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Promise on Immigration Could Affect Iraq Funds Vote

House GOP leaders have promised Judiciary Chairman Jim Sensenbrenner (R-Wis.) that controversial immigration provisions he had wanted to include in the intelligence-reform bill will be brought up for a vote in the House early next year — but that assurance could set up a fight with the Senate over next year’s supplemental spending bill for the Iraq war.

At a press conference today, Sensenbrenner said that Speaker Dennis Hastert (R-Ill.) and House Majority Leader Tom DeLay (R-Texas) have committed to attaching three immigration provisions to “the first must-pass legislation” that makes its way through the chamber next year. And the first “must-pass” bill to wend its way through Congress is expected to be the supplemental appropriations measure to fund the ongoing war in Iraq.

“We have set this thing up so that when the ‘must-pass’ train leaves the station, this will be in it,” said Sensenbrenner.

Sensenbrenner secured his leaders’ commitment after losing a public battle to include the provisions in an intelligence-reform bill that passed the House last night and which the Senate is expected clear for the president’s signature this afternoon. Though the provisions had strong support among House conservatives, both Senate Republicans and Democrats balked at including them in the final negotiated bill.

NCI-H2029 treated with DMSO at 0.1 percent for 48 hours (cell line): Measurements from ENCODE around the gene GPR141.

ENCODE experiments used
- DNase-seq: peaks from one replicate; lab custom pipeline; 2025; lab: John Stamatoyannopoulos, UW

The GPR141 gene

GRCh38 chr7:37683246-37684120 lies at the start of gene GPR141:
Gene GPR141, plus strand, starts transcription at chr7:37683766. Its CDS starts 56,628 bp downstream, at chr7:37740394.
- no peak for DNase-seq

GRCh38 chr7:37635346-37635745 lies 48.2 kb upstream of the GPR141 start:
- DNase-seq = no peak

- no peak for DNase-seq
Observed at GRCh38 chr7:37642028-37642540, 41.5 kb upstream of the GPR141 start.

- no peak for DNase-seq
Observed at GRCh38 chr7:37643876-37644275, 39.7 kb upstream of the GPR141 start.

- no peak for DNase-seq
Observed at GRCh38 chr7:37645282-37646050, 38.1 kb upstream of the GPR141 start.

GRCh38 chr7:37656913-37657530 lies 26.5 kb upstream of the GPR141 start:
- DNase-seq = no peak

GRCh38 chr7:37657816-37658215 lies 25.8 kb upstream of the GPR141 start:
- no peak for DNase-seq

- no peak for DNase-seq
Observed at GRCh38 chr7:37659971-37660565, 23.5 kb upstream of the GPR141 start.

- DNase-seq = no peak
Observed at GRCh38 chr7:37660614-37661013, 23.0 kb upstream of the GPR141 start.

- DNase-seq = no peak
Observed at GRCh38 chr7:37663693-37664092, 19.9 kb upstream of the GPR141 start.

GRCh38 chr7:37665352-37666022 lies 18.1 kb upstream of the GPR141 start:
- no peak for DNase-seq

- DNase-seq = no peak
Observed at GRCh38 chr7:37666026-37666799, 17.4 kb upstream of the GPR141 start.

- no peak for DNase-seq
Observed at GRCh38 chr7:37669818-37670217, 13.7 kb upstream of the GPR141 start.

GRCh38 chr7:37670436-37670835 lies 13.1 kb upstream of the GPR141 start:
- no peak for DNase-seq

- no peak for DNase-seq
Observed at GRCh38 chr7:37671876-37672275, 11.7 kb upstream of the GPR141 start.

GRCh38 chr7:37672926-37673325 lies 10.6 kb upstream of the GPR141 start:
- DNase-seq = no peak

The provisions, which were part of the original House version of the intelligence bill, would set strong national standards for drivers’ licenses, make it harder for refugees to make asylum claims in U.S. immigration courts, and force the completion of a California border wall between the U.S. and Mexico.

The provisions on drivers’ licenses would require states to adopt certain standards for identifying documents in order to keep them valid for access to airplanes, among other things.

Sensenbrenner said the provisions are needed to protect national security “so when people get on an airplane we’ll know who they really are, and when they open a bank accounts we’ll know who they really are.”

Sensenbrenner said his asylum provisions would prevent judges from always presuming that a person’s claim of refugee status is valid until proof has been supplied.

He said the language would “stop rewarding the terrorists and criminals that falsely claim persecution.”

Of the fence, Sensenbrenner said that not having one was a “not only a national embarrassment but also a security risk,” because the current three-mile opening in the fence allows illegal aliens, and possibly terrorists, to more easily cross the U.S.-Mexico border.

Sensenbrenner sidestepped a question about whether he has the full backing of the Bush administration. He said the White House has supported the asylum changes, but is “working through disputes” on drivers’ license standards.

The White House has issued no statement on the need to finish a three-mile stretch of the border fence, which has been held up by environmental concerns over a rare plant native to the area.

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